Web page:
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Boron treatment of rats, mice, and dogs has been associated with testicular toxicity, characterized by inhibited spermiation at lower dose levels and a reduction in epididymal sperm count at higher dose levels. The no-adverse-effect level for reproductive effects in male rats is 17.5mg B/kg bw/day. Earlier studies in human workers and populations have not(More)
Interest in boron as a naturally occurring trace element nutrient from the food supply is increasing. Mounting evidence suggests that boron is essential to human beings. This study explores the major food and beverage contributors of boron and estimates of daily boron intake from the American diet. Previous estimates in the literature of dietary boron(More)
Daily dietary-boron intake and on-the-job inspired boron were compared with blood- and urine-boron concentrations in workers engaged in packaging and shipping borax. Fourteen workers handling borax at jobs of low, medium, and high dust exposures were sampled throughout full shifts for 5 consecutive days each. Airborne borax concentrations ranged from means(More)
OBJECTIVES (1) To assess the relation between occupationally relevant exposures to dust of boric acid and magnitude of feel in the eye, nose, and throat during activity (pedaling) equal to light industrial work. (2) To compare feel from the dust of boric acid with that of the alkaline dusts calcium oxide and sodium tetraborate pentahydrate (sodium borate).(More)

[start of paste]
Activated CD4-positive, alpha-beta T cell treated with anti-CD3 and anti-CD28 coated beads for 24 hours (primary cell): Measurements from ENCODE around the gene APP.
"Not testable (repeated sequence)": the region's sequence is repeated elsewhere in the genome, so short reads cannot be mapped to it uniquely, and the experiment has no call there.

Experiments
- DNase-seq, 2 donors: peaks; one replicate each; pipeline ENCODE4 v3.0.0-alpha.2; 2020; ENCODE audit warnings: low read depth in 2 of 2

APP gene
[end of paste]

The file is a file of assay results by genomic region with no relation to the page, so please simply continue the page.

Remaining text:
Occupational exposure limits (OELs) for irritant dusts have had no quantifiable bases. This study (1) charted chemosensory feel, denoted chemesthesis here, to dusts of calcium oxide (1 to 5 mg/m(3)), sodium tetraborate pentahydrate [sodium borate] (5 to 40 mg/m(3)), and calcium sulfate (10 to 40 mg/m(3)); (2) examined correlates of the chemesthetic(More)
Boron, the fifth element in the periodic table, is ubiquitous in nature. It is present in food and in surface and ocean waters, and is frequently used in industrial, cosmetic, and medical settings. Exposure to boron and related compounds has been recently implicated as a potential cause of chronic kidney disease in Southeast Asia. This observation prompted(More)
Literature from the first half of this century report concern for toxicity from topical use of boric acid, but assessment of percutaneous absorption has been impaired by lack of analytical sensitivity. Analytical methods in this study included inductively coupled plasma-mass spectrometry which now allows quantitation of percutaneous absorption of 10B in(More)
Boron occurs most frequently in nature as borates and boric acid, never as the free element. Its largest uses are in glass, detergents, and agriculture. Essential for higher plants, there is growing evidence for essentiality in vertebrates. Humans consume daily about a milligram of boron, mostly from fruit and vegetables. At high doses, boron is a(More)
Membrane Na+,K+-adenosinetriphosphatase in erythrocytes from three groups of industrially exposed Pb workers (without toxicity, with toxicity associated with high blood Pb levels, and with toxicity associated with low blood Pb levels) was inversely correlated with Pb in the membrane fraction but not significantly correlated with total erythrocyte Pb. This(More)